Is This Fishy Or Normal?

Topic 20853 | Page 1

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Justin F.'s Comment
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So I made it a year and almost with 3 weeks left solo driving, I've managed 110,00k miles so far. Not bad for a flatbed rookie right? Lol. I have been offered a job locally that seems like a really good opportunity. However, my wife thinks it's fishy because of their eagerness to get me rolling. I was told that they want me rolling so they can keep up with freight. Seems legit right? They are an in house carrier for two companies and don't go passed 250 miles. Since this is still new to me, should I be alarmed? I've hauled for their one customer multiple times and their customer told me to inquire with them since I live so close. Figured I would get some input on the matter. Thanks in advance!

Parrothead66's Comment
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What seems fishy about them? Are they a legit company. Without more knowledge of the company it’s really a difficult question to answer.

Old School's Comment
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There's nothing fishy about a recruiter trying to strike while the iron is hot. That's Sales 101. If someone is showing an interest you want to get them before the next person does.

Local flatbed driving is very different from OTR flatbedding. More work, less driving. Look before you leap.


Over The Road

OTR driving normally means you'll be hauling freight to various customers throughout your company's hauling region. It often entails being gone from home for two to three weeks at a time.


Operating While Intoxicated

Justin F.'s Comment
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My wife seems a little alarmed by the eagerness. And they are doing 1-2 loads a day. Which honestly isn't bad. At least from what I've been told from other companies. And they are a legit company. Small but legit. Nice equipment too.

Pete B.'s Comment
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Nothing you've stated about the prospective company sounds alarming; they have an open position(s), you're well-qualified... of course they're going to come hard. On a scale of 1 - 10, 1 being very little, 10 being a whole lot, how against the local job is your wife?

Daniel B.'s Comment
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In my short life if there's anything I have learned over and over again is that the wife is always right.

Disregard everything we have said. Your wife is right, always has been, always will be.

Errol V.'s Comment
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You describe a local company that's eager to get you behind their wheel.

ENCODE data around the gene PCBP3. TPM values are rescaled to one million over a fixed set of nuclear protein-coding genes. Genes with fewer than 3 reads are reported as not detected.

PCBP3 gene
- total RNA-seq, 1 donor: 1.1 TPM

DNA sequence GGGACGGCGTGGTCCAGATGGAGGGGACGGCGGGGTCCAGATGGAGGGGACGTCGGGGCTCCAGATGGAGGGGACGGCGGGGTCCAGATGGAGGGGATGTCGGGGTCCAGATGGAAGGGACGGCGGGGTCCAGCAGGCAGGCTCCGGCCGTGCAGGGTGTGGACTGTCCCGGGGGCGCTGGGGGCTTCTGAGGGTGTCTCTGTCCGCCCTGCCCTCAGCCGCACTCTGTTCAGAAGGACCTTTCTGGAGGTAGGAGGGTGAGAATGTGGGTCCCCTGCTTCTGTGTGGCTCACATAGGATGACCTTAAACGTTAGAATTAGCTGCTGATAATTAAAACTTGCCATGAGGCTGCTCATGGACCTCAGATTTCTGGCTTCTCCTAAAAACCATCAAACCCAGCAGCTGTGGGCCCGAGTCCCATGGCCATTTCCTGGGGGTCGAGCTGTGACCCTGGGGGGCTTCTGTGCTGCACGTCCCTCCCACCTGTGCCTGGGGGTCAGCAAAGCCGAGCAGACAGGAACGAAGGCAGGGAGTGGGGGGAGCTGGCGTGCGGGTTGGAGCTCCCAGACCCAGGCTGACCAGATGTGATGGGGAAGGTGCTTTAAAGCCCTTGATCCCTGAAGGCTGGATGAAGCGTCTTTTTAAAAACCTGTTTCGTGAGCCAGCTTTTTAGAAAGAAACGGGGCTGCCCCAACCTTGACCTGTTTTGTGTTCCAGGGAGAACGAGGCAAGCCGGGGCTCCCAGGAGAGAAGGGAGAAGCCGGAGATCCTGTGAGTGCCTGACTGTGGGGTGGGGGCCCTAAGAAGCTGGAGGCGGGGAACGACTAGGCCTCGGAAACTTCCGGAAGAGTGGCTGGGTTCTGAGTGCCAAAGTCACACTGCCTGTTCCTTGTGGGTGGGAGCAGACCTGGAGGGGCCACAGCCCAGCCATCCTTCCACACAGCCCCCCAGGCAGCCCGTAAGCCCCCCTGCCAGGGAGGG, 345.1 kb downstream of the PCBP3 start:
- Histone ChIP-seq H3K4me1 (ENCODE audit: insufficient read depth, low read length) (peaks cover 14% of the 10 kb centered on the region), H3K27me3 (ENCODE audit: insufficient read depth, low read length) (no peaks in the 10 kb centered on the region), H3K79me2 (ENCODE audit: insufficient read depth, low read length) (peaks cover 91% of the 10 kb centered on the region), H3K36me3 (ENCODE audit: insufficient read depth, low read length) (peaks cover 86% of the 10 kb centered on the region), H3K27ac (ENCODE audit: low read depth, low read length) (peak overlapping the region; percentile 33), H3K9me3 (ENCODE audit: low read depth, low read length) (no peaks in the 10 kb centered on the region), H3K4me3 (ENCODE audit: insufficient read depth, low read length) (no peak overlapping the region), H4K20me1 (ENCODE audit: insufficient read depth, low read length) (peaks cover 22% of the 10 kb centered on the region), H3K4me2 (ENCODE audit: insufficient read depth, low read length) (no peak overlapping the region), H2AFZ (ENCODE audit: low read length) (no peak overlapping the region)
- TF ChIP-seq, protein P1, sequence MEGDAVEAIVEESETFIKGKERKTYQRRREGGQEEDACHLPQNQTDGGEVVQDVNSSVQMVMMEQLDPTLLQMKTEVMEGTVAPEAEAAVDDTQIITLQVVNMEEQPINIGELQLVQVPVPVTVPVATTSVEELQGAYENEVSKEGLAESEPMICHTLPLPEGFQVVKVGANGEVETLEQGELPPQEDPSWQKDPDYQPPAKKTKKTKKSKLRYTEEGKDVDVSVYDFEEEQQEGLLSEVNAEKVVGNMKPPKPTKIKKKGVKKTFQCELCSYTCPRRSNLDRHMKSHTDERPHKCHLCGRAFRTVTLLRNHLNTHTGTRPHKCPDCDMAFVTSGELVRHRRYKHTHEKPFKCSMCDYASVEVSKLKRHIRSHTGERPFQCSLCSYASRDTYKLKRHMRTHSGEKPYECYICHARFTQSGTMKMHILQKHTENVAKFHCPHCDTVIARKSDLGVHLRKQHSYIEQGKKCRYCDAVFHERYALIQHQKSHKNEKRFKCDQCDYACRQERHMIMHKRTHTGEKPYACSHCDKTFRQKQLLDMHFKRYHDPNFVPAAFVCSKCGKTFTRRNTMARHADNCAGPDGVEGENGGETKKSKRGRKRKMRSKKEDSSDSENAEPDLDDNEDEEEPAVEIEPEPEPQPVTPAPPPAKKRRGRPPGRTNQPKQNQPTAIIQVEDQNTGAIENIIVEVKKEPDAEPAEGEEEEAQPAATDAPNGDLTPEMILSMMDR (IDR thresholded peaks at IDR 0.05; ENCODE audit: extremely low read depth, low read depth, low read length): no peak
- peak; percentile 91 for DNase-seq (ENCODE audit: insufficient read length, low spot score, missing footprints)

Clarify this: will you be an employee with the usual paycheck deductions? (this is good) Or will you be paid cash, or did the number 1099 come up in conversation? (If so, say "no thank you" and run for the hills.)

Justin F.'s Comment
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Wife is probably a 2 against job. She understands that the one truck not running is probably the reason for their eagerness. And no 1099 or under table stuff has been mentioned

MyNameGoesHere's Comment
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As the saying goes, if it sounds to good to be true then is usually is. That being said, as everyone else has pointed out it just sounds like they've got an empty seat to fill and they thought you'd be a good fit.

As long as you don't sign a contract and you leave your current company on good terms, then there won't be any reason you can't just leave the job if you don't like it and go back to your current one. Is my thoughts on it.

Also, ask them questions if you're not sure or curious about something. Just don't wait to long or they'll fill it before you get a chance.

Bud A.'s Comment
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I took a local flatbedding job with a company a few months ago. They are a manufacturing company that runs two trucks. They were pretty eager to get me on board since one of the trucks hadn't had a driver for a while and I had the right background.

I wouldn't worry too much that they're eager to get you on board. Drivers with a year of flatbedding experience and a clean record are in demand. Just make sure to ask them about pay, benefits, time off, expectations (home every night? spend the night out sometimes? if so, how often?), etc.

As far as being more work and less driving, that's true. Sometimes I get a run to a job site and then deadhead back, but most days I do four loads. Usually I take one from our plant to a galvanizer about 100 miles away, bring back galvanized product to our plant, then do it again. None of the loads are tarped, so it's just strapping, but I will admit that sometimes I feel a little weary strapping and unstrapping that last load of the day. I'm getting old, though, so don't let that scare you.


To drive with an empty trailer. After delivering your load you will deadhead to a shipper to pick up your next load.


Dispatcher, Fleet Manager, Driver Manager

The primary person a driver communicates with at his/her company. A dispatcher can play many roles, depending on the company's structure. Dispatchers may assign freight, file requests for home time, relay messages between the driver and management, inform customer service of any delays, change appointment times, and report information to the load planners.
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